For me, one of the most poignant aspects of slice-of-life is how the genre treats the concept of time. The chain of moments that make up the series slowly advances, but there are rarely consequences to the flow of time itself. This is a necessary thing. The environment and situation remain relatively static in order to highlight the development of their characters. The removal of “real time” from slice-of-life is what makes the characters (and their interactions with one another) endure as charm
Now that things are somewhat returning to normal, my Dungeons and Dragons group has been starting up again. My improvisation is dreadfully out of practice, but its been great to physically sit around a table with people again and have an adventure.
Speaking of tabletop roleplaying games(TTRPG), did you know there was a Sailor Moon RPG?
Released in 1999, the game guide is impressively detailed from the barebones RPG “starter kits” I’m used to seeing today. There are full length ch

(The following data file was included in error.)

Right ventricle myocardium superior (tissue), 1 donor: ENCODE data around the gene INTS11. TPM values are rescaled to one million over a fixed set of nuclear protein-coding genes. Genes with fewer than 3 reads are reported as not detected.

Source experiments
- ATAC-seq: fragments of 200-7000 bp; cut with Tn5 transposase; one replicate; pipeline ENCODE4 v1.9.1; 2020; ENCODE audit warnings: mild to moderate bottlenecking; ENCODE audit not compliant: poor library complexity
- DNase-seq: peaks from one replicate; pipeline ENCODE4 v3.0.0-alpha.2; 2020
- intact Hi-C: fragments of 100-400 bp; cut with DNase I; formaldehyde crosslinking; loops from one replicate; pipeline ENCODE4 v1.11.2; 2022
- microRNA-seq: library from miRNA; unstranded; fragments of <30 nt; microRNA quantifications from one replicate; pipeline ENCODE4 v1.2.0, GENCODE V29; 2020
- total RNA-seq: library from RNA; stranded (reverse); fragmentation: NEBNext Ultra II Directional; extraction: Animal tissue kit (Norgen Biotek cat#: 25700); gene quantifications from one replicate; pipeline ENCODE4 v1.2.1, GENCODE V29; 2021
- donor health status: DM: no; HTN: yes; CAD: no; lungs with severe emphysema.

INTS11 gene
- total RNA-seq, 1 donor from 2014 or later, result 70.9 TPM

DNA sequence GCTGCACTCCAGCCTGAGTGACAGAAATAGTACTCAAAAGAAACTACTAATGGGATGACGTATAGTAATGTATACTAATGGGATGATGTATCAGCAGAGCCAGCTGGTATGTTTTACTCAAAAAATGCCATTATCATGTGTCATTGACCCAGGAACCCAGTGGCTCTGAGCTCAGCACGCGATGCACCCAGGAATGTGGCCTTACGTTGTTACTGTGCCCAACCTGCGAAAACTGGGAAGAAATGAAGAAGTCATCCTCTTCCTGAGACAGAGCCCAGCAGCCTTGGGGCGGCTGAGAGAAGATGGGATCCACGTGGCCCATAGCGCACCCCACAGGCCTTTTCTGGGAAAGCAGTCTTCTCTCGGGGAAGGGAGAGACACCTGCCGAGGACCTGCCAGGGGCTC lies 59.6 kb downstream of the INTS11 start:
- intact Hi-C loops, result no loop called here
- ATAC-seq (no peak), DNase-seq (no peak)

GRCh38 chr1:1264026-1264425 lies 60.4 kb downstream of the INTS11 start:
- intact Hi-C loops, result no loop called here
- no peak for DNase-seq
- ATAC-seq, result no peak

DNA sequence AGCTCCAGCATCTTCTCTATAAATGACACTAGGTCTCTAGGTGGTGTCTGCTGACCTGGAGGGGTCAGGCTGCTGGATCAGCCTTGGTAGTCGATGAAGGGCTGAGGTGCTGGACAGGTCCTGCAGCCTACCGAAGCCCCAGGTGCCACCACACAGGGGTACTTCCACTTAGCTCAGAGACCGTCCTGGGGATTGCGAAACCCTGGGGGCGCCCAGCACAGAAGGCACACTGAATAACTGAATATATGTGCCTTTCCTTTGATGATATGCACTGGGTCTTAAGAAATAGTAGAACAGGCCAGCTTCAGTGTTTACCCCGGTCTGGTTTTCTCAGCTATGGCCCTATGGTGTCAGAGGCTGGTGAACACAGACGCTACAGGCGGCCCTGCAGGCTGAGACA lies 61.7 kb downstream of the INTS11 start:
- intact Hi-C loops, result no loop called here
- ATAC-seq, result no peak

In Praise of Shadows by Junichiro Tanizaki is an odd essay about traditional Japanese aesthetics. It is haphazardly composed, switching between discussions as disparate as sushi recipes and Noh actors. But amid the stream-of-conciousness-like writing, there is a central theme: in the Japanese sense of beauty, the presence of shadows is the key influence around which any artistic situation should be desiged. For example, the author reasons that miso soup is best served in earthy laquerware rather